Do you ever think of your face as something you own? Probably not. But, through photography, our faces can find themselves in all sorts of places. Even if you’re a model and it’s how you make your living, it can be really disconcerting to spot yourself somewhere you didn’t expect. So how might our faces find themselves in places we didn’t want them to be? And can we do something about it if we’re not happy?
If you’re in front of the camera for a living, then it’s likely that you’re pretty well aware of how to keep control of your image, but there are plenty of aspiring models who may not know their rights in this respect:
If you don’t have an agreement or contract as a model, then there can be plenty of misconceptions around who can photograph you, where and for what purpose. The law in this area is complex. It’s an area that can make the average human shudder in fear of the weight of rules and laws, including the laws of breach of confidence, breach of privacy (if there is one!), the European Convention of Human Rights, and GDPR.
You don’t always have a right to prevent your photo being taken…
When you’re out and about in public spaces (streets, public squares, public transport and more), then you may be fair game for photographers. It may not be nice, polite or even ethical to take photos of strangers without asking first, but it is not necessarily against the law or a breach of your privacy.
…but there are plenty of times and places when you can expect privacy
There are times, though, where you can have a reasonable expectation of privacy. If your photo is taken anywhere that could be argued is not public, then you may have cause for complaint. This could be in an office, a hotel corridor (e.g., if only accessed by security card), your home, a place where a conscious effort has been made to make it private, or on any kind of private property, such as a church. There are also some scenarios that may be deemed private – for example, if your photograph is taken as you leave a hospital, care home, clinic, rehabilitation setting, prison or even a food bank.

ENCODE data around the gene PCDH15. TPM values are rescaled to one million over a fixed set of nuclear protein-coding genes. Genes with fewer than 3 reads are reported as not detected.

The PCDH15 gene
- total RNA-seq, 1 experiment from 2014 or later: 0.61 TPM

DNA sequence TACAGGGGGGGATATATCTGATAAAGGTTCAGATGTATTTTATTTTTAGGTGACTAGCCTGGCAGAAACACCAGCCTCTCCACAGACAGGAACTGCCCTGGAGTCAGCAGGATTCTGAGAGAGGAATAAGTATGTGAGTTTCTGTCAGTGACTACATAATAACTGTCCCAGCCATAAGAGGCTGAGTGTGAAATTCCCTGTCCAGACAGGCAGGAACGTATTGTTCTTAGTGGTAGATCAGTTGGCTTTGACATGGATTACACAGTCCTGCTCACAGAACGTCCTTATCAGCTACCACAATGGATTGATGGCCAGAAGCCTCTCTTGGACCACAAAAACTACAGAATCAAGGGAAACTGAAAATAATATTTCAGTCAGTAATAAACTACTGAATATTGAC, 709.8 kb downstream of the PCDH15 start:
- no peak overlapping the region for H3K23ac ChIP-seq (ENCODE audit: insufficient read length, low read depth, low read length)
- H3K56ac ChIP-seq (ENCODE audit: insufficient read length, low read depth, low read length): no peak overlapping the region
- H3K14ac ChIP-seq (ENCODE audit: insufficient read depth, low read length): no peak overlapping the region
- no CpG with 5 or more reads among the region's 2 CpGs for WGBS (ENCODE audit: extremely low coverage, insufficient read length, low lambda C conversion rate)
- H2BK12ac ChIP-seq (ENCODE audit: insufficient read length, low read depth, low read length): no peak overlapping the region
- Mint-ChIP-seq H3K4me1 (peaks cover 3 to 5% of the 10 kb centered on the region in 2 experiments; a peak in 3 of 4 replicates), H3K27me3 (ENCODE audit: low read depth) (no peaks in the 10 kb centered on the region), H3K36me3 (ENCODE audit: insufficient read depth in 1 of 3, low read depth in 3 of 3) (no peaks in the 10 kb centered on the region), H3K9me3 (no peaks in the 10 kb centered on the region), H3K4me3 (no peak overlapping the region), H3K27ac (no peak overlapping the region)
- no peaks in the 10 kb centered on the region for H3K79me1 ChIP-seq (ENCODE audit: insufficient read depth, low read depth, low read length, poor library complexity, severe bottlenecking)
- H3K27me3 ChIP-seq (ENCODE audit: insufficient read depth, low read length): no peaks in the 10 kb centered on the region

These rules apply to adults and children alike
Age is not necessarily a factor and, as above, what rights a child may have can depend on the circumstances. You may not necessarily have cause for complaint if you or your children are photographed in a public place, but the location, events, country and circumstances around the taking of the photo are all factors in the bigger picture.
You may have a reasonable expectation of privacy. If your photo is taken anywhere that could be argued is not public, then you may have cause for complaint.
Of course, the way a photographer conducts themself is also really important here. Even if you are in a public space, and they can quite legitimately photograph you, you have every right to expect them to not to be obstructive, inappropriate, aggressive or intimidating. This may constitute harassment and can be dealt with by the authorities. Equally, if you discover that someone has or is trying to photograph you in a sexual way without your consent, this may be a crime.
The terms and conditions of Facebook state that you may not use their products to “do or share anything that infringes or breaches someone else’s rights”. However, there is also another aspect to consider. If your image is used and captioned in a way that is misleading, discriminatory or libellous, then you may have another legal framework by which to demand action. Requesting the removal of images from social platforms is possible on both Facebook and Instagram, with Instagram having a specific ‘by image’ report button that includes breaches of intellectual property, hate speech, harassment and more.
So, the next time you have a lens pointed at you, simply think of the three Ps – Payment, Permission and Privacy – and ask yourself, “am I being paid for this? Does the photographer have my permission? Am I in a private place or context?” and you might not find your face where you least expect it.
If you have any worries about a particular use of your image, it’s always a good idea to seek further independent legal advice, specific to your concerns, circumstances and country.